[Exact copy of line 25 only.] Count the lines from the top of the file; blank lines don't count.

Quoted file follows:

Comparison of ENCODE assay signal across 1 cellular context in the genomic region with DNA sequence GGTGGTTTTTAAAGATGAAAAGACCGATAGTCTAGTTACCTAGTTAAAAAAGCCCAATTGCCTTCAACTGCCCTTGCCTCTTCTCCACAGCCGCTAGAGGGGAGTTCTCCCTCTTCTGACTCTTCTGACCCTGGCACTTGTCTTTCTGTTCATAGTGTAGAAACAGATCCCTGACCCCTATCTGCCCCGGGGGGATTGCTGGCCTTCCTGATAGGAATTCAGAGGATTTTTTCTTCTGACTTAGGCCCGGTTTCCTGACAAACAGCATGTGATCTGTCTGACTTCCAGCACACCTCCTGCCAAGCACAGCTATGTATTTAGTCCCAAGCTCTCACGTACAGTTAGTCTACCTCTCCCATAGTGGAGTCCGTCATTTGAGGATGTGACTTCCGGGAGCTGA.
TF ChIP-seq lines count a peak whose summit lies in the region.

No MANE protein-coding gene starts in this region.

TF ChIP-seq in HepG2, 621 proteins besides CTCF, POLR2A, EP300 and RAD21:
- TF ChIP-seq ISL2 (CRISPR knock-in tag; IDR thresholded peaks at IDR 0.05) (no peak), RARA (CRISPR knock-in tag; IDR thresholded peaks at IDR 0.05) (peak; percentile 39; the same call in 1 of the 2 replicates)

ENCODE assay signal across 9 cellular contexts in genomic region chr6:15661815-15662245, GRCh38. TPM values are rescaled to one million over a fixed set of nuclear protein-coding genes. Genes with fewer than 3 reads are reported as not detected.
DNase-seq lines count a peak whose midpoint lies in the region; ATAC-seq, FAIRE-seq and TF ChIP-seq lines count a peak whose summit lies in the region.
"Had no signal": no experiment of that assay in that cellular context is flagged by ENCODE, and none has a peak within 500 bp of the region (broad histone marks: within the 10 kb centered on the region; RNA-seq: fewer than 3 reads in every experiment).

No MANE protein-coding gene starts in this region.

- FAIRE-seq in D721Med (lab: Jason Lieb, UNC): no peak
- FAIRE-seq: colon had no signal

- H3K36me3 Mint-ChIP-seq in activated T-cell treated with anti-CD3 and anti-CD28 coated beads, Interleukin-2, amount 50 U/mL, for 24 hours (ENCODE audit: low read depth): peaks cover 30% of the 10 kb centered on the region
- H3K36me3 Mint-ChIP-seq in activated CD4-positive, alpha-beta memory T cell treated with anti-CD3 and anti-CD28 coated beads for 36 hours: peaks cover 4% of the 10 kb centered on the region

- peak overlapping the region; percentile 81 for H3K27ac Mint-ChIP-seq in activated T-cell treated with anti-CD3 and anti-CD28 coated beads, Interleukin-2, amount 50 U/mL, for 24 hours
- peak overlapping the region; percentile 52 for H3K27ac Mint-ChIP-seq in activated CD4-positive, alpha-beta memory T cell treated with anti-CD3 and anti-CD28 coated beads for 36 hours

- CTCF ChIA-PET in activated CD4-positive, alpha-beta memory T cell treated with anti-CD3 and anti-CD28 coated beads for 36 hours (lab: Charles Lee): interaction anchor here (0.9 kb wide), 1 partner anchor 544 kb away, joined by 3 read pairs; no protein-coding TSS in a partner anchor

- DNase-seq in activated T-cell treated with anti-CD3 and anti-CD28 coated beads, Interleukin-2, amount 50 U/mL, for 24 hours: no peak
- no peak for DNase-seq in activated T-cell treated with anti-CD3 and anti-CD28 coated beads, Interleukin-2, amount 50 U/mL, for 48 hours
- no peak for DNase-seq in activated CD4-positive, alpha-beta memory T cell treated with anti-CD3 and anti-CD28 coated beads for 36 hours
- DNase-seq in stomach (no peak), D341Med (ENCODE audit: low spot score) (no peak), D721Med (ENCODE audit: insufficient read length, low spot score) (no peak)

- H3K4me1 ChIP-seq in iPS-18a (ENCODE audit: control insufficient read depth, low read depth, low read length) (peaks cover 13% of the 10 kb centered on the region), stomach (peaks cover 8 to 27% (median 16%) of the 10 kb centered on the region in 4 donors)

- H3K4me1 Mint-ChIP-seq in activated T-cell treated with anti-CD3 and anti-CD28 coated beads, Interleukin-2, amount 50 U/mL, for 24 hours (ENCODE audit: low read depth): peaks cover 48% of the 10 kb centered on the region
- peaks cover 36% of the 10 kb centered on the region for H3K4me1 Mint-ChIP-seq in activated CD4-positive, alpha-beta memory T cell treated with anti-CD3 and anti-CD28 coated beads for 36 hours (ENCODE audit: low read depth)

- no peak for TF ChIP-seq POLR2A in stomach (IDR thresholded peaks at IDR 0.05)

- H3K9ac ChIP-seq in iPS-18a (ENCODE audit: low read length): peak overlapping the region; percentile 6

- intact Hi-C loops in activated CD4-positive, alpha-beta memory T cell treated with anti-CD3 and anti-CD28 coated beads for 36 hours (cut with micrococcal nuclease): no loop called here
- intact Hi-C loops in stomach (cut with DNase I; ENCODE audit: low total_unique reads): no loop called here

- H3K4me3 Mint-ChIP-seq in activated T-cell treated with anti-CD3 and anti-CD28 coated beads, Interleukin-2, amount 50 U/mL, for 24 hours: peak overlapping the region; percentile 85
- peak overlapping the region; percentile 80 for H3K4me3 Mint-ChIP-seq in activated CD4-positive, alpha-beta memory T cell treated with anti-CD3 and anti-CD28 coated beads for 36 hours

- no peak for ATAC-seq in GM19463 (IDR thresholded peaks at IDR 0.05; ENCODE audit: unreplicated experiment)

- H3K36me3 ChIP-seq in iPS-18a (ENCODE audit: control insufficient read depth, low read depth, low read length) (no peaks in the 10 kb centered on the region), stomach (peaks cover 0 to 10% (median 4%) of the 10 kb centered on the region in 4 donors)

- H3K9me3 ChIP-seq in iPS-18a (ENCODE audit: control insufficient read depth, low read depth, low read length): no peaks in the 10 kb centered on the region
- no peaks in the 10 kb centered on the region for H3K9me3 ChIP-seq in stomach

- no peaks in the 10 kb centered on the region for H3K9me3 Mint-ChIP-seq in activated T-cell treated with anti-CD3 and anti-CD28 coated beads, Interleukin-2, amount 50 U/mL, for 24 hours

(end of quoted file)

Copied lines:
- H3K9ac ChIP-seq in iPS-18a (ENCODE audit: low read length): peak overlapping the region; percentile 6